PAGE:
That acknowledged that women were not being able to choose where their baby was born.

However, in, Our Health, Our Care, Our Say: making it happen, published on 18 October, there is no explicit mention of maternity services—at least, I could not find one. The Minister in another place, Andy Burnham, said that decision-making is a matter for PCTs and strategic health authorities in consultation with the local population. That may be right. Nevertheless, something strange seems to be going on here. Part of that may concern a real difficulty.

In Stroud, a renowned local midwife maternity unit was given a last-minute reprieve last month after strong local objections to its projected closure because of local health service debts. Near where we live, in Leamington Spa, people in Banbury are up in arms about the Horton Hospital—not to mention Kidderminster, not very far away. At the same time, there are clear clinical reasons for shifting some services to specialist centres or to newer configurations, as the noble Baroness, Lady Murphy, said. That needs to be much better explained or consulted on. The case of Stroud is not alone. Nor is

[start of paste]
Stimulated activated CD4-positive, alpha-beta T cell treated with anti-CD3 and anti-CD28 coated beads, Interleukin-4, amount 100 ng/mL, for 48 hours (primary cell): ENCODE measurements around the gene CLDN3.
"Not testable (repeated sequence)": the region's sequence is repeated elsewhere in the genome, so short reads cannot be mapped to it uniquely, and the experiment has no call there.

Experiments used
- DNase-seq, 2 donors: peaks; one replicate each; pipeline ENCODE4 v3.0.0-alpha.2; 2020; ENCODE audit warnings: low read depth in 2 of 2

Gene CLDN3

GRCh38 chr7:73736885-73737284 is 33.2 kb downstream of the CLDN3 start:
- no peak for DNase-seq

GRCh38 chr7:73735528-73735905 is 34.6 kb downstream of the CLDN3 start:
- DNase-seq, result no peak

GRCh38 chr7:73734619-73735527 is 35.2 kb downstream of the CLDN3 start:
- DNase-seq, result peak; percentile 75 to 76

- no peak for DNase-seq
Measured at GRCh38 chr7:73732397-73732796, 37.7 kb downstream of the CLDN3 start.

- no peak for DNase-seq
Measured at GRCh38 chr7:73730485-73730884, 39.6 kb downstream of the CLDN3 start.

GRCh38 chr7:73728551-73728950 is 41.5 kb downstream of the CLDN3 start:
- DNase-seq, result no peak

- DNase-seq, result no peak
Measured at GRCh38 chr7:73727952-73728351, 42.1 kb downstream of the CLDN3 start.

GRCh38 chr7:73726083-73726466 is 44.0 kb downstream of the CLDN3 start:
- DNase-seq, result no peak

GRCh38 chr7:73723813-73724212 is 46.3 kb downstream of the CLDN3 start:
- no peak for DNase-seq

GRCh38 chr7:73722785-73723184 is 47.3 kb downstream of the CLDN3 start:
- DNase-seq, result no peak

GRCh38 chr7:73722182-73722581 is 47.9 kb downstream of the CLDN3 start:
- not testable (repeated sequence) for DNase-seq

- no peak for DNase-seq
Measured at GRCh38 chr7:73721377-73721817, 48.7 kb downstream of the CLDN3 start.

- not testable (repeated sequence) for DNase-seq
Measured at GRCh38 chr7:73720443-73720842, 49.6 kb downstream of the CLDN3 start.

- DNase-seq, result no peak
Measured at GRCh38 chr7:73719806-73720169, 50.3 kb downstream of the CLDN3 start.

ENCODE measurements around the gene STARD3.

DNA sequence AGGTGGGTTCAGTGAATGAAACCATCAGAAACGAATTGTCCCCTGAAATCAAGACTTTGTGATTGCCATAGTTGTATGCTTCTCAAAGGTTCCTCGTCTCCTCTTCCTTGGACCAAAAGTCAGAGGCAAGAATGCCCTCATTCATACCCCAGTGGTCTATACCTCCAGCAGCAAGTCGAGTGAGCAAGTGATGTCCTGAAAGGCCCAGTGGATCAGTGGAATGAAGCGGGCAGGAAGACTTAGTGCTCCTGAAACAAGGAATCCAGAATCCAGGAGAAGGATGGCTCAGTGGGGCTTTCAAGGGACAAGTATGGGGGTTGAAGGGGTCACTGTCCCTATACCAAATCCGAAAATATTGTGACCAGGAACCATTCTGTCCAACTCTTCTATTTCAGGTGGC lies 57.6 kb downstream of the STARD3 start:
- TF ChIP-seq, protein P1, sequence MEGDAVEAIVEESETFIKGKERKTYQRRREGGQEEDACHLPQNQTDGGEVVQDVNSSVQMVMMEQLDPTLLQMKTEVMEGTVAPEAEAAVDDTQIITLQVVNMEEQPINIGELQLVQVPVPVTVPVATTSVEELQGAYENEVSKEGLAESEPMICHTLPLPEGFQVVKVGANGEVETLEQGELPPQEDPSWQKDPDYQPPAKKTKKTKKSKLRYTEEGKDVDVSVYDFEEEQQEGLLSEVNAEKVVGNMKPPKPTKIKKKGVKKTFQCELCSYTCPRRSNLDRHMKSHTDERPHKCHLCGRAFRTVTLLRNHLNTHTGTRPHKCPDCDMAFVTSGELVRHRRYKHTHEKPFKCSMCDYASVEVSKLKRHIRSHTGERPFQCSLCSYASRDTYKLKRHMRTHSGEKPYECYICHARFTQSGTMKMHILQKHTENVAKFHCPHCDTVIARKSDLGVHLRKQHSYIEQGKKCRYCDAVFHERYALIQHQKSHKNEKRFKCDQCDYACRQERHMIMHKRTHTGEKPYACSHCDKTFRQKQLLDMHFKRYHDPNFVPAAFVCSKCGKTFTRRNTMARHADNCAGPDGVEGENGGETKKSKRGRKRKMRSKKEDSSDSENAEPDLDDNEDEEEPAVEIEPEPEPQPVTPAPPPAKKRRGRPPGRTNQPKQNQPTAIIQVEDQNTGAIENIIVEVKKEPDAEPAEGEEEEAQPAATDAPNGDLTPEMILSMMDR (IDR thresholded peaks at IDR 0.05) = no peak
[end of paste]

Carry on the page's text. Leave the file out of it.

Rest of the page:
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its future assured for the long term, unless the Minister can give us those assurances this evening.

David Nicholson said that the NHS had to tackle the “wicked” issue of maternity services. He said